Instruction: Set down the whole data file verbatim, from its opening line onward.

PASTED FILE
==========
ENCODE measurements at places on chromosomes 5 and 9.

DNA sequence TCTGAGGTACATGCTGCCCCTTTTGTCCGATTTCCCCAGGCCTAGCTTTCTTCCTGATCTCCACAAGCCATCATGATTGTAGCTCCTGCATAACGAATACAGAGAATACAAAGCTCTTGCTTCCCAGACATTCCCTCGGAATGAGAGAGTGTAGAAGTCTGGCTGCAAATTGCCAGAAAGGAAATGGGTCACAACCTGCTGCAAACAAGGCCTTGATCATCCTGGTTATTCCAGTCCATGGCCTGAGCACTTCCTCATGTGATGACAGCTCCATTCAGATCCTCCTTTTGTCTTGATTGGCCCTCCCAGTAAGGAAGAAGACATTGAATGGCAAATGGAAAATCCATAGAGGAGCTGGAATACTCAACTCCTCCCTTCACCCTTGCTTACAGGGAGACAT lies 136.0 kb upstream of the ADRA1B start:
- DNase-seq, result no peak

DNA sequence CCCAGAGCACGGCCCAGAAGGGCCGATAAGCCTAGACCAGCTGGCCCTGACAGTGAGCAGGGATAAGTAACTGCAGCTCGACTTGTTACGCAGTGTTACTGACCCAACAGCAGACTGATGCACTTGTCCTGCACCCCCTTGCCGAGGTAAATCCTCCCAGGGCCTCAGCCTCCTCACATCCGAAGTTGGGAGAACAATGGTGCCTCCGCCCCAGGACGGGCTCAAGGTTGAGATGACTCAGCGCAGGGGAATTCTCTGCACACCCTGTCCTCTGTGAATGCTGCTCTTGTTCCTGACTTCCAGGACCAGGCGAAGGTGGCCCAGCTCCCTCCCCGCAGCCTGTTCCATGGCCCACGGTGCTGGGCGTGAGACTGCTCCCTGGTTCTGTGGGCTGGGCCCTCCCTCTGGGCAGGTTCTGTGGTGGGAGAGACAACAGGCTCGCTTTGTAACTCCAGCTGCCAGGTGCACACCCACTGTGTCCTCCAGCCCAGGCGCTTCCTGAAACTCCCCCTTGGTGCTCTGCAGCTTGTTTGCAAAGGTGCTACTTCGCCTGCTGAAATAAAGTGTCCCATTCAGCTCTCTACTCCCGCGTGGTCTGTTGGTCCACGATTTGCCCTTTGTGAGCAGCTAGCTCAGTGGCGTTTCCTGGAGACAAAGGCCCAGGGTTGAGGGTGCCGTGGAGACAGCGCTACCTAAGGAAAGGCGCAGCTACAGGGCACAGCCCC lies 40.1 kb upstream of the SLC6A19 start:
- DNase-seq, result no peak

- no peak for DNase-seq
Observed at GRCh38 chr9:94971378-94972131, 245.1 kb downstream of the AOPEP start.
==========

ENCODE measurements at places on chromosomes 5 and 9.

DNA sequence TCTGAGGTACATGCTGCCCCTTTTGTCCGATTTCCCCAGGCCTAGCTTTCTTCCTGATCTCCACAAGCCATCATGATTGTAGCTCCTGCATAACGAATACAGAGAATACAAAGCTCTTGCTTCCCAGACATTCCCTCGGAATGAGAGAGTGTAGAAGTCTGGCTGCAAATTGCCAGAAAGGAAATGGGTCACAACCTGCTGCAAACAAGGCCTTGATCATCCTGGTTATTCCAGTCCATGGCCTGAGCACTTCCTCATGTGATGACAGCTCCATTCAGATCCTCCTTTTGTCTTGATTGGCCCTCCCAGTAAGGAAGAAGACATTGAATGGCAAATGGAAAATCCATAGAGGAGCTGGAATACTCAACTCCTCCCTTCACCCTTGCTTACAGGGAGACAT lies 136.0 kb upstream of the ADRA1B start:
- DNase-seq, result no peak

DNA sequence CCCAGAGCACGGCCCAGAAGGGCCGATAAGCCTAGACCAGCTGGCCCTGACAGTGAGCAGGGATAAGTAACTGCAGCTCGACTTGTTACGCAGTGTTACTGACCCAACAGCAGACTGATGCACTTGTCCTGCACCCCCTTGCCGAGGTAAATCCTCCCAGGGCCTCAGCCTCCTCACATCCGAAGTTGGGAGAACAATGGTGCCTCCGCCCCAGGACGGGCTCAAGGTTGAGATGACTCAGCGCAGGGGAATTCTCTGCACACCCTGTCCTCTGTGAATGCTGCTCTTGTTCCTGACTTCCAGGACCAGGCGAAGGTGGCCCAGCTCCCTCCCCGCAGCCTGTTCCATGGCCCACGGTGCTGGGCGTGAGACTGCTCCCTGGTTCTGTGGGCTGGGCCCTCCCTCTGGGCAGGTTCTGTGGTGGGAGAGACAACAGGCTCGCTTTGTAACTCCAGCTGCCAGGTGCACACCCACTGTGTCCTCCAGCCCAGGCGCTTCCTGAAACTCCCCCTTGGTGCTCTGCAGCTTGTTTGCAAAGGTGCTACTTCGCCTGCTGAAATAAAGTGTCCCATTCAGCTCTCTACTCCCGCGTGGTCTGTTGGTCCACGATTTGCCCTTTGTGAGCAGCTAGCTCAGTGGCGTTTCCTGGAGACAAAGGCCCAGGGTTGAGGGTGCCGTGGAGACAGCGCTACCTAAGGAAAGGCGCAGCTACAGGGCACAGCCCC lies 40.1 kb upstream of the SLC6A19 start:
- DNase-seq, result no peak

- no peak for DNase-seq
Observed at GRCh38 chr9:94971378-94972131, 245.1 kb downstream of the AOPEP start.